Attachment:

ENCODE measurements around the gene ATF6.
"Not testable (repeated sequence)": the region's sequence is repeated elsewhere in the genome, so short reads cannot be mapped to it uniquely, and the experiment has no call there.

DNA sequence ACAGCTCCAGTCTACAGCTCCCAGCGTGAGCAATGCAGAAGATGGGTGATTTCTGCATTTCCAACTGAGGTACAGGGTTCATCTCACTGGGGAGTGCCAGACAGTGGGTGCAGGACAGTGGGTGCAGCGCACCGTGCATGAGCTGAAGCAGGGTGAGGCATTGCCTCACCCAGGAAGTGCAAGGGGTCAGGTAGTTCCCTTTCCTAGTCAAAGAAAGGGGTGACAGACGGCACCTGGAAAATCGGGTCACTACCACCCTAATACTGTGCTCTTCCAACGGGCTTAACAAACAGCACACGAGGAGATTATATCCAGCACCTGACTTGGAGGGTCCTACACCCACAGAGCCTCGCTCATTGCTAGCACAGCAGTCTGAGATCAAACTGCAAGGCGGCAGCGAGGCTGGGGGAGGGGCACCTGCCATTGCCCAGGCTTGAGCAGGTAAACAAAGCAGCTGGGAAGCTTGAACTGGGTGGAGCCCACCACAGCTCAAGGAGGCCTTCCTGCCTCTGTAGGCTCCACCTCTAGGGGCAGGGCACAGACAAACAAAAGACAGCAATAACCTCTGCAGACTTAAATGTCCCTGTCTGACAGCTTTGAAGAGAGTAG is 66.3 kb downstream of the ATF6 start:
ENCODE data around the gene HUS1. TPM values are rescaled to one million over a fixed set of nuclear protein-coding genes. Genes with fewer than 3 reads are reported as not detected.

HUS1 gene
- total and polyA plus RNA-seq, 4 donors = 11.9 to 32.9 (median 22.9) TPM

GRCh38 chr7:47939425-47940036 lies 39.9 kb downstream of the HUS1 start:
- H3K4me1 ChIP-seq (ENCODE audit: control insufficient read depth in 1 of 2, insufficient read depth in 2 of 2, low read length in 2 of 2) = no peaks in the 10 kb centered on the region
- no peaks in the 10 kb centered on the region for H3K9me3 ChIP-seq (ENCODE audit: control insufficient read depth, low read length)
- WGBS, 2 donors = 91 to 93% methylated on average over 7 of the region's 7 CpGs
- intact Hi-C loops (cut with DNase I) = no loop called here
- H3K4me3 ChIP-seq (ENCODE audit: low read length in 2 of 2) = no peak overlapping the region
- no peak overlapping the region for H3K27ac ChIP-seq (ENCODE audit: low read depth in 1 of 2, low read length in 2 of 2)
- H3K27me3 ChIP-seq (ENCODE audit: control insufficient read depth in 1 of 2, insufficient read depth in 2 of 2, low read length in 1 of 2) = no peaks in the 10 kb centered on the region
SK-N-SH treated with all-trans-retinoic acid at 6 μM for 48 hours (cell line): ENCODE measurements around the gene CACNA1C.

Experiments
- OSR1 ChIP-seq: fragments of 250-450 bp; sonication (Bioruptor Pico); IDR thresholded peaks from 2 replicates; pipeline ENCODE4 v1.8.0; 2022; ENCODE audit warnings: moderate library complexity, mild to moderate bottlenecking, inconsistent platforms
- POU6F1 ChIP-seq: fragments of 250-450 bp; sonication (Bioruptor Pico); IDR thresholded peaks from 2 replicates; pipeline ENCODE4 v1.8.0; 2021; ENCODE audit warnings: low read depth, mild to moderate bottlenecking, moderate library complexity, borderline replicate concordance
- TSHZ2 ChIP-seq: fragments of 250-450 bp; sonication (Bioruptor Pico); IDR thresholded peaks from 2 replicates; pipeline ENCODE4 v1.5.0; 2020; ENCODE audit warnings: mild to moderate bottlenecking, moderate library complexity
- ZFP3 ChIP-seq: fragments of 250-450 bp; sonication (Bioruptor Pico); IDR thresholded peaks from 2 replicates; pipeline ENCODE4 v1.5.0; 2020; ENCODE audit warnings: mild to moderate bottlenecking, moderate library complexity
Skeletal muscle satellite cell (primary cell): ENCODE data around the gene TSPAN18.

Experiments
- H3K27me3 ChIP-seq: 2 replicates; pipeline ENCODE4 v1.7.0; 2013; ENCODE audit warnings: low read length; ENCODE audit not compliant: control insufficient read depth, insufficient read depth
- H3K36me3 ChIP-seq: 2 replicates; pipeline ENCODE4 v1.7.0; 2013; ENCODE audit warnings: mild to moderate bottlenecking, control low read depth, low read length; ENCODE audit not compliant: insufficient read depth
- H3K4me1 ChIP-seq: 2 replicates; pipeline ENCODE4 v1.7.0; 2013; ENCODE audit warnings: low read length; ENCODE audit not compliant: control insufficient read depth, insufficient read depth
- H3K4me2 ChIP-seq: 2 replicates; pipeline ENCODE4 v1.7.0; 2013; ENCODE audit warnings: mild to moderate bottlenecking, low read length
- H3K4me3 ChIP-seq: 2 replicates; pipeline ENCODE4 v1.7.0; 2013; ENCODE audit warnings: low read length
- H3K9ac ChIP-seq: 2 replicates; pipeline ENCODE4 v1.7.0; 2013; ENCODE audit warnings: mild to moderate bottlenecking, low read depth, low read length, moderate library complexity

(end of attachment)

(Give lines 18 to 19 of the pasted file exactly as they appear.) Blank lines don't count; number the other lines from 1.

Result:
- POU6F1 ChIP-seq: fragments of 250-450 bp; sonication (Bioruptor Pico); IDR thresholded peaks from 2 replicates; pipeline ENCODE4 v1.8.0; 2021; ENCODE audit warnings: low read depth, mild to moderate bottlenecking, moderate library complexity, borderline replicate concordance
- TSHZ2 ChIP-seq: fragments of 250-450 bp; sonication (Bioruptor Pico); IDR thresholded peaks from 2 replicates; pipeline ENCODE4 v1.5.0; 2020; ENCODE audit warnings: mild to moderate bottlenecking, moderate library complexity